It’s time once again for my monthly guest post over at Janice Hardy’s Fiction University. We’ve been walking through the process of making choices for what path we want to follow in our indie publishing career.
My series about Indie Publishing Paths at Fiction University has been highlighting some of the choices we have to make and giving us a few guidelines for figuring out how to make the best decisions for us.
We started off talking about knowing our goals. There’s no end to the conflicting advice out there about self-publishing, and to add confusion, the “rules” from retailers and others change frequently. So we need to have an understanding of why we’re choosing certain paths so that we can adapt as the industry changes.
Once we know our priorities, we might make different choices about distribution, release schedules, or pricing. I’ve been focusing on each of those areas in the next segment of the series, calling them the where, when, and how much of our decision process.
Over the past two months, we’ve identified three options for the pricing strategy of our books—the how much. We can…:
- price high,
- price in the middle, or
- price low.
As we mentioned last time, there are many good reasons we might (or might not) want to price our books below the typical $2.99-$4.99 “sweet spot” (for novels). But before deciding whether that strategy would work for us, we need to understand more about how or why the advice is supposed to work so we can see if it applies to our situation.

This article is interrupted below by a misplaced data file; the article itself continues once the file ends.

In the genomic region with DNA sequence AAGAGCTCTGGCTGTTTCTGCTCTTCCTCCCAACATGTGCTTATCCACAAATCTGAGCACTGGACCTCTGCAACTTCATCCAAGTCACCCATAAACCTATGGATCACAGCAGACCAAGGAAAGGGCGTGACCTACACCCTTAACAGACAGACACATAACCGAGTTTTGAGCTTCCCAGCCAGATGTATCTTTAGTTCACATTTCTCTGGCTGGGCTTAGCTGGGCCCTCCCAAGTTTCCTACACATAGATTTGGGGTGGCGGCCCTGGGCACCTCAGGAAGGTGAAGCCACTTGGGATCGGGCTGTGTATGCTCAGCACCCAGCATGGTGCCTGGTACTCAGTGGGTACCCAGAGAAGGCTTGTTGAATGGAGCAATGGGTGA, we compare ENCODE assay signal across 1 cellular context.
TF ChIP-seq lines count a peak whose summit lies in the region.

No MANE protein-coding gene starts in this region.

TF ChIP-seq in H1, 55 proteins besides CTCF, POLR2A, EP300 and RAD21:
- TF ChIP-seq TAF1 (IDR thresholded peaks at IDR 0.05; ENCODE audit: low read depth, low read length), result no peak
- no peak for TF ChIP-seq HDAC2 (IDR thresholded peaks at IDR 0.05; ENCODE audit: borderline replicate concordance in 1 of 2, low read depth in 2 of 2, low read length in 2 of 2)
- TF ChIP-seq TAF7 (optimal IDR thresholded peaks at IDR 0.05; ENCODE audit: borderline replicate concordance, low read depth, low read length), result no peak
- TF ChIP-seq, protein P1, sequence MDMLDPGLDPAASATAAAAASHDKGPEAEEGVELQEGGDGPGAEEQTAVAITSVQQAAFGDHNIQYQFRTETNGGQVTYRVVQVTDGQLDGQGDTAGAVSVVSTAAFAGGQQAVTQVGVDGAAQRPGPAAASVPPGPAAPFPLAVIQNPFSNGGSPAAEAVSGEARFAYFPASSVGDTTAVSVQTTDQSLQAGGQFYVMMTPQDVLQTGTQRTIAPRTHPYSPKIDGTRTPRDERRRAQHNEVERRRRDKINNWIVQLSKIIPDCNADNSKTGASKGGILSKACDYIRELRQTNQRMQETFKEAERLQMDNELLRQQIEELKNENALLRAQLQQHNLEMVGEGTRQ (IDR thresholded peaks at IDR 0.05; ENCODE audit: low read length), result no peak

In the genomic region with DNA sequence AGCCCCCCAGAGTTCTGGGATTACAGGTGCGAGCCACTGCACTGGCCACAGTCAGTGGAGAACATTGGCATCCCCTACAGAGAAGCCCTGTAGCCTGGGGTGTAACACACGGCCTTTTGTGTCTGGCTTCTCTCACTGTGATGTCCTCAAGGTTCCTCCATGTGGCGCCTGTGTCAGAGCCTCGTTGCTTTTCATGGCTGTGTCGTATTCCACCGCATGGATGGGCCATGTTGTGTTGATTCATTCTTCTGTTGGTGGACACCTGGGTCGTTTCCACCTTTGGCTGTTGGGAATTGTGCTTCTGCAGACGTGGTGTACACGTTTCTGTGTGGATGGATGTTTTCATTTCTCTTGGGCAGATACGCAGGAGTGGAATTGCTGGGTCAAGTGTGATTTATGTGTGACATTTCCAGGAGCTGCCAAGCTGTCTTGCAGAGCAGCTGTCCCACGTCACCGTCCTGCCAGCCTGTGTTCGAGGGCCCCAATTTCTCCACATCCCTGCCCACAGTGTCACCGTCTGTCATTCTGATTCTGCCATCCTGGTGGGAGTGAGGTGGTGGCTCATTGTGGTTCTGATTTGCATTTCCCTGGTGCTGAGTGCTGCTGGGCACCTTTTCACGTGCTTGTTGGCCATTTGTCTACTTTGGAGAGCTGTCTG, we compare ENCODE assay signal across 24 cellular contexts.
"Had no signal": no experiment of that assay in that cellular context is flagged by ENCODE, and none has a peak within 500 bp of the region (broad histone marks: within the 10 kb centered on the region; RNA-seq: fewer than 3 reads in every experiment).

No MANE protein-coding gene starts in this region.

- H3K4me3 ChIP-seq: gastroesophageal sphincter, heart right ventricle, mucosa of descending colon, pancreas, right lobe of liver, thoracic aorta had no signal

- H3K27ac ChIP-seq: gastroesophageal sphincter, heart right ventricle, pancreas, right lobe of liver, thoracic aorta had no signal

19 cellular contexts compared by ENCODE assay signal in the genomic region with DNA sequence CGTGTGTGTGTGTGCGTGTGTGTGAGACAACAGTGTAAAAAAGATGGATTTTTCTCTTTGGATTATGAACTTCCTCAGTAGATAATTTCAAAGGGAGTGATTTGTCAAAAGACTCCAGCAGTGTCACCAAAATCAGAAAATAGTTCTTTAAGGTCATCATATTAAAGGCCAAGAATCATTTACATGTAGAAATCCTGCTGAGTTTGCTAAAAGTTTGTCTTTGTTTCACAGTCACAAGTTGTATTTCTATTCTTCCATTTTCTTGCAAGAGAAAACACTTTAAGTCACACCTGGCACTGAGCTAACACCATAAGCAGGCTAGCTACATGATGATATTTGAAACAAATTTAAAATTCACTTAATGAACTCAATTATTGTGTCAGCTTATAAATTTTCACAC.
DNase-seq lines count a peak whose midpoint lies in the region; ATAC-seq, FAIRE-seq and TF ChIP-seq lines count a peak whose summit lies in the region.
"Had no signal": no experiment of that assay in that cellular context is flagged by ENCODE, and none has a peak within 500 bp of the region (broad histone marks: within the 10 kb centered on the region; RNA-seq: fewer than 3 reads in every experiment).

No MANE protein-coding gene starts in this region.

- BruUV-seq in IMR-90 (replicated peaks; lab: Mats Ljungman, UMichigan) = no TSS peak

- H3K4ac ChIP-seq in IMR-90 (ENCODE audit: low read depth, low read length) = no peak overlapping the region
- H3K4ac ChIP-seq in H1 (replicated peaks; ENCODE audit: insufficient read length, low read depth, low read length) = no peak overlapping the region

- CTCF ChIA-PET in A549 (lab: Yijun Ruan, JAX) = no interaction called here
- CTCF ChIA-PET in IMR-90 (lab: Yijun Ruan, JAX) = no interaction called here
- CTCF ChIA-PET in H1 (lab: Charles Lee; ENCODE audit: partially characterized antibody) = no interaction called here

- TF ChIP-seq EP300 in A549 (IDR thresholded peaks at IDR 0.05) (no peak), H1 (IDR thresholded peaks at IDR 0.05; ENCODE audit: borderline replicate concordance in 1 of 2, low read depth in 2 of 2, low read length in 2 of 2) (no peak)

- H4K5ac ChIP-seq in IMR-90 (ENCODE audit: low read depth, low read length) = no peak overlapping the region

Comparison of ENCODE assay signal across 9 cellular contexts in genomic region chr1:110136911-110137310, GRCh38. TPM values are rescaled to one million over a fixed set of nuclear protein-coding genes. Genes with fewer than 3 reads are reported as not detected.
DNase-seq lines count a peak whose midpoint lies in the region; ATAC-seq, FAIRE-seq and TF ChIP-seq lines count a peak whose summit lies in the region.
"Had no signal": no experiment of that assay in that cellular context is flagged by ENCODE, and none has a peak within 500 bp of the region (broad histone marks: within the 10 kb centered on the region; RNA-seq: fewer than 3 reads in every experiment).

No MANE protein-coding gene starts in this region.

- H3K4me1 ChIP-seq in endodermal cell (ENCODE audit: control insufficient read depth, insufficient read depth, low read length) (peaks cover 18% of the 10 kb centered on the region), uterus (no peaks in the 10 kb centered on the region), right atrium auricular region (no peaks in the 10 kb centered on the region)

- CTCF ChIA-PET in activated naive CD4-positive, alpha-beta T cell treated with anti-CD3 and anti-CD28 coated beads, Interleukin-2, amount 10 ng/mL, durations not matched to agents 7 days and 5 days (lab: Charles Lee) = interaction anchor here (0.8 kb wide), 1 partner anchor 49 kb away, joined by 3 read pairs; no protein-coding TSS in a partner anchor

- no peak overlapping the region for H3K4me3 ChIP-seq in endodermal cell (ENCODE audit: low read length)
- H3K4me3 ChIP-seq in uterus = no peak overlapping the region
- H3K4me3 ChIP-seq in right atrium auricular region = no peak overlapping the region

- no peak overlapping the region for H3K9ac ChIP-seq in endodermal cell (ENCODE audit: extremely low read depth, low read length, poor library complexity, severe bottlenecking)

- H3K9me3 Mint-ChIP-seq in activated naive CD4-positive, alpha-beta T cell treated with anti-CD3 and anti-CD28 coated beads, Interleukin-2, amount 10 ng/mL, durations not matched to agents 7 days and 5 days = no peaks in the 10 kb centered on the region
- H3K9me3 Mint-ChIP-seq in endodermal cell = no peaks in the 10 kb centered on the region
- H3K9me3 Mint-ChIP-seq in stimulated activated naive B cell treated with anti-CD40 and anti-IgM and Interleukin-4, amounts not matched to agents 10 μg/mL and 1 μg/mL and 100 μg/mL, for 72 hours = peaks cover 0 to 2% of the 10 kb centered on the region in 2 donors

A big part of our decision for choosing the best pricing strategy for us comes down to understanding what we want to accomplish and investigating whether a strategy could meet that goal.
For example, some of the possible reasons we might want to price our book low include:
- using our low-priced book as a “loss leader” for our other books (introducing our work to more readers, with a potential for more income down the road),
- hoping our low price leads to more sales (maximizing income), or
- hoping our low price leads to more exposure and/or better rankings (an amplifier that can lead to more readers or more income).
However, the concept of “maximizing income” doesn’t apply if we price our books really low…as in free. So some goals can’t be met with a freebie.
The choice to go free also brings up different considerations that we might not have thought of. Before jumping on the freebie bandwagon, we want to think through how our freebie connects to our other books and how a free book might affect reader psychology.
So this month we’re taking a look at the benefits and risks that apply specifically to the option of pricing our book for free. We want to ensure that our free-book strategy won’t end up being short-sighted.
In the post, I cover the only business reason for offering a free book, how a free book can help (or when it wouldn’t help), and why “free” might affect our reviews.
I hope you’ll join me at Fiction University for this month’s post!
Have you seen advice for authors to offer a freebie? Do you agree that it can be a good strategy for some situations? Have you considered offering (or do you already offer) a freebie? If not, why not? How does a freebie fit into your long-term plans?Pin It